A 44ft yacht with five people onboard on passage from the Scilly Isles to Dungarvan lost its rudder 10 miles south of Mine Head and was brought to safety by lifeboat crew from Ballycotton RNLI today (22 August).
The Ballycotton RNLI all-weather Trent class lifeboat The Austin Lidbury, and volunteer crew were requested to launch by Valentia Coast Guard at 7.45am following a request for assistance from the crew of the French yacht who had lost its rudder and was left powerless to steer its course
The crew were able to make contact with the yacht and arrived on scene at 9.15 am. All five crew onboard the yacht were wearing a flotation device and were unharmed.
Given the location of the vessel and the conditions at the time, it was decided that the safest option was to tow the vessel to Ballycotton harbour. Once the towline was secured they began the slow and difficult task of towing the rudderless yacht back to Ballycotton. This was made particularly difficult by a south west wind force four with a moderate swell. The yacht was safely berthed in Ballycotton pier by 1.15pm and will remain in Ballycotton until damage can be properly assessed and repairs carried out.
Commenting on the call out, Ballycotton Deputy Coxswain Barry McDonald said: ‘I would especially like to thank all the crew who responded to the pager as handling a rudderless yacht is challenging and also to the ground crew who assisted when we arrived back in the harbour. We would also like to congratulate David Casey on his first call out as newly qualified navigator.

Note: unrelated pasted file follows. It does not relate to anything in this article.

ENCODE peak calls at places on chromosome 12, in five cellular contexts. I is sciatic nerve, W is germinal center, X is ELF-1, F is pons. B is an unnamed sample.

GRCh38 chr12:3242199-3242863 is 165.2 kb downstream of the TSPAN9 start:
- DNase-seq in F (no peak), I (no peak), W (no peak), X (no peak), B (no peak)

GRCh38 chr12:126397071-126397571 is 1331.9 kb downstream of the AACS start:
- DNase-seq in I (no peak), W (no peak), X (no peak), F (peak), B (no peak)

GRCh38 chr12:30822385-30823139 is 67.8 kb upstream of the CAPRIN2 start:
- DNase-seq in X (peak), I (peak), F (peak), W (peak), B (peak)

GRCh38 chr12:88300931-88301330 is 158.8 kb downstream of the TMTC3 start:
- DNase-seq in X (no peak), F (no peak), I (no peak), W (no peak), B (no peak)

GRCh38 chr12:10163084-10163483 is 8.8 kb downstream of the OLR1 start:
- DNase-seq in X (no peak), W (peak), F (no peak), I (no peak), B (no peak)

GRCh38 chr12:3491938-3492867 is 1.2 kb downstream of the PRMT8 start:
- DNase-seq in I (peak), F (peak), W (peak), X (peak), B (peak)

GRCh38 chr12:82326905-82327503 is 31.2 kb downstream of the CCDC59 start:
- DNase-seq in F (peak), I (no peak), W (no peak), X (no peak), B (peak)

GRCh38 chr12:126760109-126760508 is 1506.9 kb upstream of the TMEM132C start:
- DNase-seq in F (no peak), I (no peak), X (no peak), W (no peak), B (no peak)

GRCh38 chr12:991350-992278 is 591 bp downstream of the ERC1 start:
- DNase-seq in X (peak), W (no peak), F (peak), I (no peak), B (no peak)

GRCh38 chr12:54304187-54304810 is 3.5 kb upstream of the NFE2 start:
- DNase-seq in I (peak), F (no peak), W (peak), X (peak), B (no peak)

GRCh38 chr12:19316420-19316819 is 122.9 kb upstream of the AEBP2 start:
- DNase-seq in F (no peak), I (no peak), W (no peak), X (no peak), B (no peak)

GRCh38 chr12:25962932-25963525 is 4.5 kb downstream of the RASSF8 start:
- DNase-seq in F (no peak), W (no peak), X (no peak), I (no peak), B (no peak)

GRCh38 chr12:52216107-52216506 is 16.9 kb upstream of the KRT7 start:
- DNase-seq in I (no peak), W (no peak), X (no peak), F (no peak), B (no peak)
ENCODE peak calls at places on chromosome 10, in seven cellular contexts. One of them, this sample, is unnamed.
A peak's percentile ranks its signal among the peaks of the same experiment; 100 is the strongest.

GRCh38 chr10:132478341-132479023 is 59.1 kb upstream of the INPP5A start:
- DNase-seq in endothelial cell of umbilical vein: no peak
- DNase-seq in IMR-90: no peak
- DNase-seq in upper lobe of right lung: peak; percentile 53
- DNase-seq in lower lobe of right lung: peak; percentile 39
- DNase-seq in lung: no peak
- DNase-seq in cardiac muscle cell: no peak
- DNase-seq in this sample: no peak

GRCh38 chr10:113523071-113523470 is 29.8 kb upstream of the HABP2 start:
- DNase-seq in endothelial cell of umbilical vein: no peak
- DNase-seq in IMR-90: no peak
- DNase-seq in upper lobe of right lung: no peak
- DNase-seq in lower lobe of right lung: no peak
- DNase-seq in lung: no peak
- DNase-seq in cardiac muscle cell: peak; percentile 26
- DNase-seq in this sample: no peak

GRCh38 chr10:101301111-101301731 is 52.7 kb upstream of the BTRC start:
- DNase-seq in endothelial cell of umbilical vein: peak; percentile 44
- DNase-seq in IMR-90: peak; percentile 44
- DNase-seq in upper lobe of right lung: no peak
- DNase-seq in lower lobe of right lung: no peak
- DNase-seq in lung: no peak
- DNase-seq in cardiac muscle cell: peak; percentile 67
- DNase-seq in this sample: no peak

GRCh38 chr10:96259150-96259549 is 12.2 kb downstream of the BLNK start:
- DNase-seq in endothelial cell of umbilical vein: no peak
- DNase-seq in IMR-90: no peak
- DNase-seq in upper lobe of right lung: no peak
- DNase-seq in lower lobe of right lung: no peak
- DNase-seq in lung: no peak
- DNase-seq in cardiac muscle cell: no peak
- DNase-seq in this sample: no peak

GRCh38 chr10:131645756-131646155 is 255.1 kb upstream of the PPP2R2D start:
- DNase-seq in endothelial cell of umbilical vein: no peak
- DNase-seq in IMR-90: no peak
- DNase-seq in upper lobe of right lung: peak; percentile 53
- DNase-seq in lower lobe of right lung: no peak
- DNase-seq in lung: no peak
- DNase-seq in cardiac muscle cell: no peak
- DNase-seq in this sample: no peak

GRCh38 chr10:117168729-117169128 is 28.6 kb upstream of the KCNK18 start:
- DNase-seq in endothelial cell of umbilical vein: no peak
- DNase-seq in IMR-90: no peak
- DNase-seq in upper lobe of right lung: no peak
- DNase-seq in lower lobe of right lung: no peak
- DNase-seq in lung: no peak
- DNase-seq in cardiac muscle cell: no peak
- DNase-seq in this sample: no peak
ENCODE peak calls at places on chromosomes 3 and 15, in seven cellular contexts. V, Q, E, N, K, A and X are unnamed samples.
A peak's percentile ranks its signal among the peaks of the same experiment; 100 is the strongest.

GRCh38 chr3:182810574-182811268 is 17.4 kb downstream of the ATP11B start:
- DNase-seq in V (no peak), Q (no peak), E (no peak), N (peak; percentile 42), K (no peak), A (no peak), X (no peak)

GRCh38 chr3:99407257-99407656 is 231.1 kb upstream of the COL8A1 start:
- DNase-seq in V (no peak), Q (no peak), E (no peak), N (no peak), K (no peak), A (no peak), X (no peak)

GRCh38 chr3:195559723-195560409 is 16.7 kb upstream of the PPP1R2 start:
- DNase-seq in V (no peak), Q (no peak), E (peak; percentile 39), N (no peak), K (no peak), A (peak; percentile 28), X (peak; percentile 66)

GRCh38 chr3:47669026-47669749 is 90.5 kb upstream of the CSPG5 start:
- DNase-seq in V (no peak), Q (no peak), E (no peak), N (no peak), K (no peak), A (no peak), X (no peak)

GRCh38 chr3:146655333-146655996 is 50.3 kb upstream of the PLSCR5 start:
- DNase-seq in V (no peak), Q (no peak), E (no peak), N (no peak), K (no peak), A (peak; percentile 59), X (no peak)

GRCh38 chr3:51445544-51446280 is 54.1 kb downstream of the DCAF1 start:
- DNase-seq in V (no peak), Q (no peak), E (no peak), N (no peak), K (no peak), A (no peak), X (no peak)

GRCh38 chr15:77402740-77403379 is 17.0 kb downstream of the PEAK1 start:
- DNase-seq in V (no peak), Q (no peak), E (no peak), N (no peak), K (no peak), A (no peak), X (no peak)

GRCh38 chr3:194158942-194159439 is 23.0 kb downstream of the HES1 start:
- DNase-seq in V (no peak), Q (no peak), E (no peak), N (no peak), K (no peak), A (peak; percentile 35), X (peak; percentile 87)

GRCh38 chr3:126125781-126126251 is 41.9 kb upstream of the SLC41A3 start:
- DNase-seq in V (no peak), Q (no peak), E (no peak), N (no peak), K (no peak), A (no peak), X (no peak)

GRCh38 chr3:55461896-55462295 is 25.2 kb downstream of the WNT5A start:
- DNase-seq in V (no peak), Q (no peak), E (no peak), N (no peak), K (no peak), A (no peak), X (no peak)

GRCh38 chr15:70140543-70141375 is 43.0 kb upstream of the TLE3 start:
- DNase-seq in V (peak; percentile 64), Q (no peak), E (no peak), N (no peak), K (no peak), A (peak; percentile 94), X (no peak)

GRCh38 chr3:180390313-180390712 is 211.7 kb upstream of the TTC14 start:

'If you see somebody in trouble on the water or along the coast, or think they are in trouble; Dial 999 or 112 or use VHF radio CH 16 and ask for the Coast Guard.'
The volunteer lifeboat crew comprised of Deputy Coxswain Barry McDonald, Mechanic Adam Hussey, Navigator David Casey and volunteers Eolan Breathnach, Cíaran Walsh, Kate Flemming and Stephen Sloane.
Key facts about the RNLI
The RNLI charity saves lives at sea. Its volunteers provide a 24-hour search and rescue service around the United Kingdom and Republic of Ireland coasts. The RNLI operates 238 lifeboat stations in the UK and Ireland and more than 240 lifeguard units on beaches around the UK and Channel Islands. The RNLI is independent of Coastguard and government and depends on voluntary donations and legacies to maintain its rescue service. Since the RNLI was founded in 1824, its lifeboat crews and lifeguards have saved over 142,700 lives.
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